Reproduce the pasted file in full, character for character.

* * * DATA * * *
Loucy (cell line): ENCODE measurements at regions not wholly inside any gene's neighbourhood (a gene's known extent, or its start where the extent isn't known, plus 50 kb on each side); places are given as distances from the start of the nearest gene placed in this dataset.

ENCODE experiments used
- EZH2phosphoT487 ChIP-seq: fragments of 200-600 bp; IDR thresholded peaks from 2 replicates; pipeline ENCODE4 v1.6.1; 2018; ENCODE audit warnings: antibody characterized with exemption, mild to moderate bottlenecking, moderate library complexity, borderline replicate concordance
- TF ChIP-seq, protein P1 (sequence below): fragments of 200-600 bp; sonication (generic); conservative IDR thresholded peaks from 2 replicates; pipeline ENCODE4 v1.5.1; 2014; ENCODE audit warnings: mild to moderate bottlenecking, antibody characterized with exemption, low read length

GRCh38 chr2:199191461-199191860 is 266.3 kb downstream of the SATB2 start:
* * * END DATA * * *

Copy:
Loucy (cell line): ENCODE measurements at regions not wholly inside any gene's neighbourhood (a gene's known extent, or its start where the extent isn't known, plus 50 kb on each side); places are given as distances from the start of the nearest gene placed in this dataset.

ENCODE experiments used
- EZH2phosphoT487 ChIP-seq: fragments of 200-600 bp; IDR thresholded peaks from 2 replicates; pipeline ENCODE4 v1.6.1; 2018; ENCODE audit warnings: antibody characterized with exemption, mild to moderate bottlenecking, moderate library complexity, borderline replicate concordance
- TF ChIP-seq, protein P1 (sequence below): fragments of 200-600 bp; sonication (generic); conservative IDR thresholded peaks from 2 replicates; pipeline ENCODE4 v1.5.1; 2014; ENCODE audit warnings: mild to moderate bottlenecking, antibody characterized with exemption, low read length

GRCh38 chr2:199191461-199191860 is 266.3 kb downstream of the SATB2 start: